Here is that Caribbean map
you've been looking for!
Even today not everyone realizes that the Dominican Republic appears on the Caribbean map! As discussed in other places on this web site there are numerous reasons why this might be -- but one thing is for sure the Dominican Republic is not quite the 'undiscovered secret' of the Caribbean that it used to be even ten years ago!
When you take a look at a map of the Caribbean, such as the one below, you may be surprised by the fact that the Dominican Republic is so large a place compared with the majority of Caribbean countries! Indeed, only Cuba is larger which along with Jamaica and the Dominican Republic make up the largest of the Greater Antilles.
Most of the other Caribbean countries make up a crescent shaped chain of smaller islands called the Lesser Antilles. These include Puerto Rico (by some measure the largest) at one end and Trinidad and Tobago at the other. The relatively tiny isles of Anguilla, Martinique, Dominica and numerous others fall in between -- as can be seen on the Caribbean map below:
(From GraphicMaps.com at http://WorldAtlas.com)
As can be seen, the Dominican Republic is fairly centrally placed on the Caribbean map being, broadly speaking, almost equidistant from Florida a little way up to the North West; the East coast of Mexico off to the west; the linking countries between North and South America -- Honduras, Nicaragua, Cost Rica and Panama -- to the South West; and the North Coast of the South American countries of Colombia and Venezuela directly to the South.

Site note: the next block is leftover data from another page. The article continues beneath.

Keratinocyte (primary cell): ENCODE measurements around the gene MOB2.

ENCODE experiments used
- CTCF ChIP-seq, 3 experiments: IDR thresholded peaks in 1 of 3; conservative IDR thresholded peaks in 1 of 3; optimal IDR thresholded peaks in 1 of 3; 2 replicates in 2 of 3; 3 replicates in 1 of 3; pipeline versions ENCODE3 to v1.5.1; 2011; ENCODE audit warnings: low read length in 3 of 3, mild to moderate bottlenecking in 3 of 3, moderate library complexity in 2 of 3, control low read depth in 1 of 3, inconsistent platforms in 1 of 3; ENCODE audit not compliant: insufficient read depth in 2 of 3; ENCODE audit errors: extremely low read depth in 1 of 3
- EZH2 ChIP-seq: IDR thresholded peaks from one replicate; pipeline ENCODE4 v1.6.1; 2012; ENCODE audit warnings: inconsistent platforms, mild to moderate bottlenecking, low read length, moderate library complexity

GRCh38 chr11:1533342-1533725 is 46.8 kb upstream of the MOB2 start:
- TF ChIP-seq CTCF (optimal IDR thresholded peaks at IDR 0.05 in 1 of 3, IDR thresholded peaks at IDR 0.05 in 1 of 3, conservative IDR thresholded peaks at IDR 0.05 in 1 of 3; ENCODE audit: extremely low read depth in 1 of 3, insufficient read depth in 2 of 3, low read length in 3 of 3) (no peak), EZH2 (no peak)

The Dominican Republic shares the Isle of Hispaniola, as Columbus christened it, or Quisqueya as the native Tainos who pre-dated Columbus called it, with Haiti. Both countries share a chequered history, and there has for many years been an uneasy and periodically violent relationship between the two. Indeed in the middle of this first decade of the 21st century it may be fair to say that inter-country relations are as good as they have been for many a year.
Although, as is so often the case with such geographically close neighbours it is the differences rather than the similarities that frequently come to the fore! For even though the Dominican Republic is by no means a wealthy country -- with some 80% of its population living at or below the poverty line -- Haiti is sadly, by a considerable way, the poor relation and cannot be said to be a safe tourist destination even today.
Go to the top of the Caribbean map page